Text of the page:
One can’t avoid mentioning Manning’s age as well. At 38 years old, he’s approaching the Brett Favre kind of age where he’s starting to assess whether or not it’s time to hang it up as soon as the season concludes.

But even though he’s aged, he has some unique gifts that allow him to preserve his body better than other quarterbacks.

For one, his quick decision making in the pocket helped him avoid countless big hits throughout his career. Also, increased efforts by the NFL to protect quarterbacks are helping too. Despite that, you have to wonder if he could end up sitting out a game or two he takes a few good licks from some of these defenses this season.

Another factor that could contribute to his regression is his mentality. Manning has accomplished just about everything he ever wanted to or needed to. He’s got his touchdown record back, a Super Bowl ring, and now he’s talking about ‘getting a bud light in his mouth’ after games. Nobody is questioning his competitiveness, but as you get older it’s difficult to duplicate the drive and momentum that the younger players have.

The Broncos also lost one of Manning’s favorite targets in Eric Decker to the Jets this offseason. They bring in Emmanuel Sanders to replace him, a guy who never compiled a 1,000-yard season despite playing with a pro bowl quarterback in Ben Roethlisberger. While Sanders does bring in some deep threat talent and won’t impact Manning’s numbers to a startling degree, expect the Broncos lack of a red zone receiver to knock a few touchdowns off Manning’s final stats.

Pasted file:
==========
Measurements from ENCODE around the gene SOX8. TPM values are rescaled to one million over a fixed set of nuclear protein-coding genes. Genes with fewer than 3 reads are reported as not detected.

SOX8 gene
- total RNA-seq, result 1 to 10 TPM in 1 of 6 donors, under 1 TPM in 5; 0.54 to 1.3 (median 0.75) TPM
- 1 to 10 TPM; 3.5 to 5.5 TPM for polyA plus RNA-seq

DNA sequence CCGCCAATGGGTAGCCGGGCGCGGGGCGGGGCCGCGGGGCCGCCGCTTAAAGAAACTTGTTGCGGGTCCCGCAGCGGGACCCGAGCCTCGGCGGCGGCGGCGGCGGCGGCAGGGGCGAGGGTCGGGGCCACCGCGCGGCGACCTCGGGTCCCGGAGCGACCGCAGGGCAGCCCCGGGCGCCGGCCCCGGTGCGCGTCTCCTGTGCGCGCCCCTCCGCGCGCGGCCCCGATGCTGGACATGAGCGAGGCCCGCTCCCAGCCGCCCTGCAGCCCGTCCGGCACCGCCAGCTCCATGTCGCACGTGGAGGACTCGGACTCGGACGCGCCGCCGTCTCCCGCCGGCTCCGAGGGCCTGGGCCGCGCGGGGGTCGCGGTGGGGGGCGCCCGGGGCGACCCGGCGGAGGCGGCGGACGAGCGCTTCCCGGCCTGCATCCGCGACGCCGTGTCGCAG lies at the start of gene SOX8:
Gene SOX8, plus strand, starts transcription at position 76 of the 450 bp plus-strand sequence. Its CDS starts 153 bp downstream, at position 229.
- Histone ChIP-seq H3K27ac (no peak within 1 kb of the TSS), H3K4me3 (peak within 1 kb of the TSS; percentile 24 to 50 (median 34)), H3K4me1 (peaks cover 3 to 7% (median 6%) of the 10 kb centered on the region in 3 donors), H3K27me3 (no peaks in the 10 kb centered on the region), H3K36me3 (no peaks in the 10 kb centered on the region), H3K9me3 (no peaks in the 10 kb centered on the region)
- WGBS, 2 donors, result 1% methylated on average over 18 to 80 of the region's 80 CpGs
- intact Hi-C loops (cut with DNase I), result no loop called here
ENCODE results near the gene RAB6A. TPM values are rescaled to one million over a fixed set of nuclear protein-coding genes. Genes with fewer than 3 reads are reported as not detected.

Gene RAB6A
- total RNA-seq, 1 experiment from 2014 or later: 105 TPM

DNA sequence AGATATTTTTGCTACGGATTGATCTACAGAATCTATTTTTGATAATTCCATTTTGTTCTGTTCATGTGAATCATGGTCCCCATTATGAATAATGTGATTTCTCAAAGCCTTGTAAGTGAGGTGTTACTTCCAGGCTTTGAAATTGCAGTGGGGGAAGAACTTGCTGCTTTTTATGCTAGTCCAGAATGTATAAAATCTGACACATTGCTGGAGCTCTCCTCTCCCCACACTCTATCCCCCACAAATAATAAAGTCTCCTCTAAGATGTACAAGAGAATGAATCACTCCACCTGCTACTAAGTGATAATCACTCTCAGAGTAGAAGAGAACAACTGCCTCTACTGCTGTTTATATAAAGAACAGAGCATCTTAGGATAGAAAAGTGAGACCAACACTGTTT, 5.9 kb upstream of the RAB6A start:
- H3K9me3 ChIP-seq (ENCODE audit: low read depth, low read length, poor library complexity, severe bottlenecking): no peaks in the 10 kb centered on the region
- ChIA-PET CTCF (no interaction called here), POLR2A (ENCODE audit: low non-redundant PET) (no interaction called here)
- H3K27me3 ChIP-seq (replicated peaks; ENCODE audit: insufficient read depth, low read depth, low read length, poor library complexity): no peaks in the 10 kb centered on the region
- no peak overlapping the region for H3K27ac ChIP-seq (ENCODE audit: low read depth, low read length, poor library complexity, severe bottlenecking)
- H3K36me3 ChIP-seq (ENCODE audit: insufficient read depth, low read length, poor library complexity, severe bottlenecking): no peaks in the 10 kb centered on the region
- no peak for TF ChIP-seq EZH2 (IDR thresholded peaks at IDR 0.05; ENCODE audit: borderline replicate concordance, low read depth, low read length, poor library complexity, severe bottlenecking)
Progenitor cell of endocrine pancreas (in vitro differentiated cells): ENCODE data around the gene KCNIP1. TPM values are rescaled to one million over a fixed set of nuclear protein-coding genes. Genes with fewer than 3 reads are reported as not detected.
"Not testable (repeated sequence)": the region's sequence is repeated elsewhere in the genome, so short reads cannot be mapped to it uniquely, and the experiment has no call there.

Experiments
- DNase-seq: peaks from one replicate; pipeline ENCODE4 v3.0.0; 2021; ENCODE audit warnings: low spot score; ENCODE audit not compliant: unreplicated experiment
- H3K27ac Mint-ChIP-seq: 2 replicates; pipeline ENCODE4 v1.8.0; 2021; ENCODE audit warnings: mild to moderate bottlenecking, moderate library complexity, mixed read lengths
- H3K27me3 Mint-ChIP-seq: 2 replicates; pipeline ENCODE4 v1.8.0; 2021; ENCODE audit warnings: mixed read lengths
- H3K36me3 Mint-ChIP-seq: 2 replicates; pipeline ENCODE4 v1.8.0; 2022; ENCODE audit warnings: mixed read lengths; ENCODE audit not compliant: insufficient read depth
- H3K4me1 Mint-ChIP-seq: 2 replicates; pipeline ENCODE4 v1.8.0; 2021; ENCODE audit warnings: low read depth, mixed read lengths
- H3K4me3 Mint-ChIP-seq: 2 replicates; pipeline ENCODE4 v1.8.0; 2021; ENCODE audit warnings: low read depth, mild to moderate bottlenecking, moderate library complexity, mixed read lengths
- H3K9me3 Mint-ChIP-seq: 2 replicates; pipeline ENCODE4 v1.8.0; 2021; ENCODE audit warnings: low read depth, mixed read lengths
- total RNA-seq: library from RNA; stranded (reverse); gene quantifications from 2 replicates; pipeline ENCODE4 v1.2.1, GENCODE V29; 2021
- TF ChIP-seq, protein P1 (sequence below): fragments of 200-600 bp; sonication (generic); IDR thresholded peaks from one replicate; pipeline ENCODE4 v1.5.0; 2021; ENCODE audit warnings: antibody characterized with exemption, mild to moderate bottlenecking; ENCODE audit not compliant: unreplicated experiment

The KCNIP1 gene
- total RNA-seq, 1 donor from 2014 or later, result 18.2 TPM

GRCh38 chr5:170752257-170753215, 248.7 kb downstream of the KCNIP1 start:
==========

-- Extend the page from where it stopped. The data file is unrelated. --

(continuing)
While none of these factors downgrade Manning to a QB2, it’s highly likely he will be among the top 10 players picked in 2014 fantasy drafts. Don’t be the guy who springs for him that early.  

Last modified on Wednesday, 13 August 2014 13:21
George Banko

George Banko started talking about fantasy football shortly after graduating college. He started as an intern at before working as a staff writer for Fantasy Knuckleheads. He currently contributes to the Fantasy Hot Read podcast, which is available on itunes. He also educated himself on player evaluation and is a graduate of The Scouting Academy in 2015, which is an online course run by former NFL Scout Dan Hatman. He started Fantasy Football Helpers as a blog in 2011 and converted it to a full-scale website in 2014. Read more.

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We believe Fantasy Football success comes down to two things — opportunity and talent. You will have Fantasy Football mastered once you understand how good a player is and how good of an opportunity he has to gain yards and score touchdowns. The thing is, you'll never master Fantasy Football. But you can get pretty darn good at it when you have even a slightly better understanding of opportunity and talent than the average Joe. That's what Fantasy Football Helpers is dedicated to doing.